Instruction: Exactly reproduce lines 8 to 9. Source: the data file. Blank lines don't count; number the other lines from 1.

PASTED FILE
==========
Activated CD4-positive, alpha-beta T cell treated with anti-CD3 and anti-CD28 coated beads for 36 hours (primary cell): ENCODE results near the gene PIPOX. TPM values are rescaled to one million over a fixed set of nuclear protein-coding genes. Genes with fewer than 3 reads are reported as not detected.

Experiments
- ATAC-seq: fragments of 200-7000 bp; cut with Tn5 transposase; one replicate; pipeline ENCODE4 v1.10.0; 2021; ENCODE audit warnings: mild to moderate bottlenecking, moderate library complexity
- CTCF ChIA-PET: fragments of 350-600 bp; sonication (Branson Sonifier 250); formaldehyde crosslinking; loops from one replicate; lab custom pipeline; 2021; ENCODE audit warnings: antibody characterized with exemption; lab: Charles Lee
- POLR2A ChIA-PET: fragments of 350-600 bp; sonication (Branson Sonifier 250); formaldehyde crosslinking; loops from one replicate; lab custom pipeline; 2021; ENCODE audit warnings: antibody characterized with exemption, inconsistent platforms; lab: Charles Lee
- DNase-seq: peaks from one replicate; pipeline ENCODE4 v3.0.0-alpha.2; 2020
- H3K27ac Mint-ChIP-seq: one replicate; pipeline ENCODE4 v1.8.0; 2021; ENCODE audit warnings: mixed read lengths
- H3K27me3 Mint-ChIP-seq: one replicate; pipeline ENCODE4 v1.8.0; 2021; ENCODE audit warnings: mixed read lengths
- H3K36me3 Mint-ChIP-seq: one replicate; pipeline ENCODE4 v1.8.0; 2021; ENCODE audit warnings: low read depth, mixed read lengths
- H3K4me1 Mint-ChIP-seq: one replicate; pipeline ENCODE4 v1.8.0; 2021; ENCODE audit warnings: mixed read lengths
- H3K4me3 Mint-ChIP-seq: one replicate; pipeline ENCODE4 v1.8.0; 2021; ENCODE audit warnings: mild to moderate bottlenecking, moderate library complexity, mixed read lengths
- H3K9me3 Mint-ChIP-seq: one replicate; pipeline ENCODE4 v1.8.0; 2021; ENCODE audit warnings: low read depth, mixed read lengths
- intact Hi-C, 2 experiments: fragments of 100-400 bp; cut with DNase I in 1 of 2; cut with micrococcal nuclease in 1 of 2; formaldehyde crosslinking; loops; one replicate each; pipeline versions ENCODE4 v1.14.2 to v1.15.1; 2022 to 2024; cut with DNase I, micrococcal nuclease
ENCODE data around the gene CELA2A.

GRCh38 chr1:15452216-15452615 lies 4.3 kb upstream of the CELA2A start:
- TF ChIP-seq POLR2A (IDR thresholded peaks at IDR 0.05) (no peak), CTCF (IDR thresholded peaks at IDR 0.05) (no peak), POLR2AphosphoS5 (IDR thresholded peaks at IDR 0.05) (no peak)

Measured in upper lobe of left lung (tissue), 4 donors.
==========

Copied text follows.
- H3K27me3 Mint-ChIP-seq: one replicate; pipeline ENCODE4 v1.8.0; 2021; ENCODE audit warnings: mixed read lengths
- H3K36me3 Mint-ChIP-seq: one replicate; pipeline ENCODE4 v1.8.0; 2021; ENCODE audit warnings: low read depth, mixed read lengths